Citroen launched its brand spanking new C4 Picasso in Sydney today. We all thought it looked quite nice, so we took her for an outing up the central coast road.
What is it?
Based on Citroën’s new EMP2 scalable platform, the Picasso is the slightly smaller version of the Grand Picasso. It has 5 seats and is cute-ish. It has a single model that can be personalised with a few options giving it comfort and driver assistant upgrades. That’s rather a shame because they were the bits we really liked. Never mind, let’s see how it sells first. Slow moving models often get extra stuff added later to improve value for money.
It is slightly bigger than a hatch, but smaller than an SUV or the dreaded people-mover.
What are the highlights?
An attractive exterior somehow gets away with looking like a slightly stodgy family hatch. That’s a good thing because it means lots of room inside. The tardis-like interior features a high-set cathedral domed roof. The clever windscreen wraps up and over into the roof. The glass then continues to the rear hatch proving a sense capacious luxury. There is bags of space in the rear.
The leather option has comfy massaged and heated front seats with picnic tables for use by the chaps in the 3 individual rear seats. Sorry, the bloke in the centre will have to eat his lunch off his lap because there are only two front seats to hang the picnic tables from.
The excellent infotainment system is as seen in the Peugeot 308 recently released. It’s easy to use, but since all of the control buttons have been taken off the dash and console and put into a menu, you had better hope everything you want to tweak only needs touching infrequently. Most options are easily found but the start/stop is under 3 levels of menu. That’s annoying if you don’t like it being active because it resets every time you turn the car off. I’d like a fully customisable Home Screen where I could park my often used buttons like I do on my Iphone. It’s the year 2015 people! Car makers have a way to go yet before they catch up to those phone people.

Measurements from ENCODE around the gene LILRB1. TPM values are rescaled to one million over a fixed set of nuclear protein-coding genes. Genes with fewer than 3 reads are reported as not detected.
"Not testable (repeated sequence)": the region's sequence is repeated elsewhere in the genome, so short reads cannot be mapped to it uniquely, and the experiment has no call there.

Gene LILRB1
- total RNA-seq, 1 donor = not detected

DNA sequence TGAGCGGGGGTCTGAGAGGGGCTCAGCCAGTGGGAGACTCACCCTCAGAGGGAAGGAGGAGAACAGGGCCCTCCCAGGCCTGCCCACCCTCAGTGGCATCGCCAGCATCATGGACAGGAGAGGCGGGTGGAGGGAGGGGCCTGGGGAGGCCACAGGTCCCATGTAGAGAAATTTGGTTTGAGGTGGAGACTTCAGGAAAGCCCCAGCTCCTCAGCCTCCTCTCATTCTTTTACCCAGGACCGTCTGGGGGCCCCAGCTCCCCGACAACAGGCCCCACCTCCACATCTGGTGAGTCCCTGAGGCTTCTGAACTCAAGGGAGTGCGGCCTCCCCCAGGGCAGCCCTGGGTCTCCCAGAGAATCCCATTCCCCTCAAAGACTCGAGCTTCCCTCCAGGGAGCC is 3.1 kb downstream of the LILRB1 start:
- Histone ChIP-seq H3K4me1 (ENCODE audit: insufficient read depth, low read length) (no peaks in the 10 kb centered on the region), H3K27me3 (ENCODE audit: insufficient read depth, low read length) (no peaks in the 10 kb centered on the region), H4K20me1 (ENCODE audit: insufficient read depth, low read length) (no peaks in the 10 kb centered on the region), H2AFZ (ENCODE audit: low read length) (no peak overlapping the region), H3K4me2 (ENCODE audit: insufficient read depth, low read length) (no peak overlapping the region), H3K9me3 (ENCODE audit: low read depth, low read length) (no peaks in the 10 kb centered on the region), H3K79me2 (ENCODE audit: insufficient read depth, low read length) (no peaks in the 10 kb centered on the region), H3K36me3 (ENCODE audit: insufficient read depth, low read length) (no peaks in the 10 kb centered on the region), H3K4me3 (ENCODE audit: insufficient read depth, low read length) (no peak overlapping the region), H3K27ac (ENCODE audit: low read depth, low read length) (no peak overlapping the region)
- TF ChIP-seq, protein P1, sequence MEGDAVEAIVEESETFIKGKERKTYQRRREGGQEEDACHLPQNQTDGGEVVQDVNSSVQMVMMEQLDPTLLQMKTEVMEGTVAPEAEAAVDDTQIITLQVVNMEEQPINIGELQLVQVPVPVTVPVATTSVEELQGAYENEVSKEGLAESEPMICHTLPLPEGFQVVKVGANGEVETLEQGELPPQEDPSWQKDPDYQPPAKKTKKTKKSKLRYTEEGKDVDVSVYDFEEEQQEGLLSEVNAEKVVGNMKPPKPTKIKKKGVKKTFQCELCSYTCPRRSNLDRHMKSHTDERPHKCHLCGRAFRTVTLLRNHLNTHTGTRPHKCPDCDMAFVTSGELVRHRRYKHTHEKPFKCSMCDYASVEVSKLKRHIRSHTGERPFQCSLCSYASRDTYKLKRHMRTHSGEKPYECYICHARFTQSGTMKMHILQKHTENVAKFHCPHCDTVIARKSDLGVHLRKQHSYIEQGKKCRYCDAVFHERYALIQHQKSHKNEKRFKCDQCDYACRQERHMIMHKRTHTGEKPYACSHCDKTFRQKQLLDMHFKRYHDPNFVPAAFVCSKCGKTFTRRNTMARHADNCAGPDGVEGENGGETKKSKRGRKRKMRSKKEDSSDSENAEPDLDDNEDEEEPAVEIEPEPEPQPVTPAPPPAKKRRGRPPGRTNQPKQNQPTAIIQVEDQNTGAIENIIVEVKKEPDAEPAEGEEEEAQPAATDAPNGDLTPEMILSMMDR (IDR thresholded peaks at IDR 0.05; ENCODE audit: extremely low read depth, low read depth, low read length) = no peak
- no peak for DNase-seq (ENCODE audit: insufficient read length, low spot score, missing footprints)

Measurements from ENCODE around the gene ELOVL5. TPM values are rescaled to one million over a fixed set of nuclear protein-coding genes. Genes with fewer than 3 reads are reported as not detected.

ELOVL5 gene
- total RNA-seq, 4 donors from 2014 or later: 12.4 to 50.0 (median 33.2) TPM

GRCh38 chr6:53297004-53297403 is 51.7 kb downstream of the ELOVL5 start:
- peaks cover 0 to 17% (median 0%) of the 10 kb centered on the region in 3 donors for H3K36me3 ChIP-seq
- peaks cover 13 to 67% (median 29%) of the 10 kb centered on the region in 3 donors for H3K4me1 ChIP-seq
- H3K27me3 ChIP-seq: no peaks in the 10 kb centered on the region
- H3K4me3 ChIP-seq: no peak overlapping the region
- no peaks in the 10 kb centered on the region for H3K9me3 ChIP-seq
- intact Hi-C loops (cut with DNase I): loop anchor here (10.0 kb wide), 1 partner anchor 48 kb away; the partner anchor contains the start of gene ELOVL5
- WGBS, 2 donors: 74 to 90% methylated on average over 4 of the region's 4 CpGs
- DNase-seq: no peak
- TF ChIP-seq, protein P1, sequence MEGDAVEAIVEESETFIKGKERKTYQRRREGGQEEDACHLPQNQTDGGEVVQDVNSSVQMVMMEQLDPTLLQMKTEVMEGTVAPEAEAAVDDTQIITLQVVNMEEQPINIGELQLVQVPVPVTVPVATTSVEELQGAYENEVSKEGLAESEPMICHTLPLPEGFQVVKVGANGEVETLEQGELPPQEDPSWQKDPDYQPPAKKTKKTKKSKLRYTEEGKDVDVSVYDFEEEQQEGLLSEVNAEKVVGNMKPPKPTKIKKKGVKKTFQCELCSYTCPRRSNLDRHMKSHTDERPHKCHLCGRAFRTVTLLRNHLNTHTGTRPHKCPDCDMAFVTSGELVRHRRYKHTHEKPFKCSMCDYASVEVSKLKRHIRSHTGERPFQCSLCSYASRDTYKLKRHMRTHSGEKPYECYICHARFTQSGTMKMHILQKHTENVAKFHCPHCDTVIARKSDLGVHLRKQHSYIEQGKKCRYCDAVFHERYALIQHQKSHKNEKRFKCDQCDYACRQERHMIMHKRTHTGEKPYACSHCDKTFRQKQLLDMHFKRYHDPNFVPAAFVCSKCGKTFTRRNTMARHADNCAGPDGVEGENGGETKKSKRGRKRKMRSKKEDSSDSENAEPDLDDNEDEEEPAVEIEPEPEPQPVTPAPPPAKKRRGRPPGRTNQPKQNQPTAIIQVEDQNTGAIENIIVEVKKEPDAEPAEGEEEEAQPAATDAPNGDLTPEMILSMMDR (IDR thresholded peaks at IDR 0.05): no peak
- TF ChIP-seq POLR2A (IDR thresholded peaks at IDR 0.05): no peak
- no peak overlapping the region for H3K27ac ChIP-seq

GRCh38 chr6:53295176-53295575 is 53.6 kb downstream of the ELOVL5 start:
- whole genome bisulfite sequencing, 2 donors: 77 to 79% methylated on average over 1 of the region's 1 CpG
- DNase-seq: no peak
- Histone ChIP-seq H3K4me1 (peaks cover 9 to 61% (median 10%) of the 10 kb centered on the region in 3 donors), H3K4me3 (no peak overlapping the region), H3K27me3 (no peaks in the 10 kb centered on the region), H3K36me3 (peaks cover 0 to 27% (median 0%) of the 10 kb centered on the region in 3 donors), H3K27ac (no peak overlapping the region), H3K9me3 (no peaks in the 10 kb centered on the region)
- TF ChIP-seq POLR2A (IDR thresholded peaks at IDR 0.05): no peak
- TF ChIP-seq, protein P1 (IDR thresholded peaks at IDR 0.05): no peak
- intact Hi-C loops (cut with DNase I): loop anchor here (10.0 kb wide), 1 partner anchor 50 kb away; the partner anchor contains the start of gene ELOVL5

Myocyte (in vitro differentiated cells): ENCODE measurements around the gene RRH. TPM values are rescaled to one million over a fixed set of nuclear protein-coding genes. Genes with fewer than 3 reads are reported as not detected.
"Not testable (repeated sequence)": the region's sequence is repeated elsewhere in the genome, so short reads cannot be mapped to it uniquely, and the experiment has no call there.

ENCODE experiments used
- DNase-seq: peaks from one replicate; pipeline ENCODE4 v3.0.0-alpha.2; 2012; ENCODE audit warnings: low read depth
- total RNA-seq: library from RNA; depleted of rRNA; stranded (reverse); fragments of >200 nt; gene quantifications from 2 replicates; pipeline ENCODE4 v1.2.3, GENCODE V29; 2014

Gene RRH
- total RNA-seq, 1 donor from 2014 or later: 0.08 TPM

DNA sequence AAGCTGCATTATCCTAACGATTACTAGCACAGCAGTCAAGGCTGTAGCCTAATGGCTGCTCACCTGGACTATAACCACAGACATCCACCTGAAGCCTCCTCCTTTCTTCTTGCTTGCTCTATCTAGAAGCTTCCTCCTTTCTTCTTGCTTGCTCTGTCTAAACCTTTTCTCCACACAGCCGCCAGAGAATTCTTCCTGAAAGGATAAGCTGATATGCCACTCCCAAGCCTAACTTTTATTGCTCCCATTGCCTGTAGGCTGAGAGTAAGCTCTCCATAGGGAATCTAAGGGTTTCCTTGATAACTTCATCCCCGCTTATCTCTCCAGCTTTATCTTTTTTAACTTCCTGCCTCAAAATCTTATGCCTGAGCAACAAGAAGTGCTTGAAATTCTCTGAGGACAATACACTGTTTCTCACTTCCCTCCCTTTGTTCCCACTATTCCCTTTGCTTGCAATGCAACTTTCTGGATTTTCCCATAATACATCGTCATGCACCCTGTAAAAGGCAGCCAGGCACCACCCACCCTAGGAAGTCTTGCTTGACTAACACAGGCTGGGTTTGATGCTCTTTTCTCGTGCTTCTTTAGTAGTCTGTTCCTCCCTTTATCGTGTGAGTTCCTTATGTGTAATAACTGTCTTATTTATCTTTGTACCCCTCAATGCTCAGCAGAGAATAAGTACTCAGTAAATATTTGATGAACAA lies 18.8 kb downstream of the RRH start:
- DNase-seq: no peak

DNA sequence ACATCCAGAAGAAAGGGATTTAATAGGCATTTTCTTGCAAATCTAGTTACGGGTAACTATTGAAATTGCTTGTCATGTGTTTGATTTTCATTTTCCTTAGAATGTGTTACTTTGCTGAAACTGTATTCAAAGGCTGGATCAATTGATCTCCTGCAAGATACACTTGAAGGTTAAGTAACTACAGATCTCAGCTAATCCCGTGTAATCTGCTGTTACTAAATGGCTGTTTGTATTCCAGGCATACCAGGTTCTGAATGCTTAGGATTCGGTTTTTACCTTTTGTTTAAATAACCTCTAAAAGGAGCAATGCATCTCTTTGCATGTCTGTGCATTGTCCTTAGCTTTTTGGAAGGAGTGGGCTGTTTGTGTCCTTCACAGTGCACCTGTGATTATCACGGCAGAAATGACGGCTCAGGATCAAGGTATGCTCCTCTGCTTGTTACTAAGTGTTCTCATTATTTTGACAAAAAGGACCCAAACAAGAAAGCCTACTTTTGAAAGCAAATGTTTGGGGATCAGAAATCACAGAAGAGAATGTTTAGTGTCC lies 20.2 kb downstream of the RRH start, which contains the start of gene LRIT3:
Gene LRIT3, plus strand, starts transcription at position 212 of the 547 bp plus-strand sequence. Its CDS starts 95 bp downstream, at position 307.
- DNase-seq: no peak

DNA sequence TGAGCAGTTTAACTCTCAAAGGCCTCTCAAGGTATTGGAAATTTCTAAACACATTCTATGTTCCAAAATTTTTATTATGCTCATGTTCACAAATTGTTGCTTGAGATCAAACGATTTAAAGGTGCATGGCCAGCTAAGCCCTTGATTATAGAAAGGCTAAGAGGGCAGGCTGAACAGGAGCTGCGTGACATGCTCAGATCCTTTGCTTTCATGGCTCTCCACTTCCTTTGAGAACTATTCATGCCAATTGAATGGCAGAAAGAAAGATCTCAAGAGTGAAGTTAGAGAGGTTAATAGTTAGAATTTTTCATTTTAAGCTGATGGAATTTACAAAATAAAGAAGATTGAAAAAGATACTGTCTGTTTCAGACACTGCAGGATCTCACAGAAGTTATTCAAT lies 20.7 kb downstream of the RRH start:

There is fabulous sound from the stereo, perfect for bopping with on those many hours spent on The Great Australian Roadtrip.
Auto parking includes auto exit from parking spot requiring only 20cms of space either end. If you’re that useless at parking maybe you shouldn’t have a licence!
A sweet little rejigged 121kw turbo petrol engine paired to a smooth 6 speed auto are super easy to live with. The claimed 5.6 l/100k is akin to what we once got with rackety old diesels. I’m not convinced this is achievable in the real world with traffic lights, pot holes and caravan drivers who insist on getting in the way.
The 360° camera looks like someone is floating above the car with one of those “drone” thingies. Is that even legal?
I’m told the Picasso has a 7% advantage of inclusions over its competitors meaning it has more stuffed into it than other brands. I don’t know how that is measured but I’m sure it involves white coats and pocket protectors.
Is it comfy?
Yes it is. The passenger’s front seat has a foot rest to go with the massage function. Who needs a husband? Me! Who else would drive? The driver gets a massage as well just out of interest.
The rear has 3 individual seats which can be raised or lowered to fit bulky bits in while still carrying an extra chap.
The supremely smooth ride which takes me back to the days of the glorious DS series. Google it, it’s the car from the 1950’s that looked like a space ship wearing a Citroen chevron on the front.
It feels cosy enough to actually set up home in should the need arise.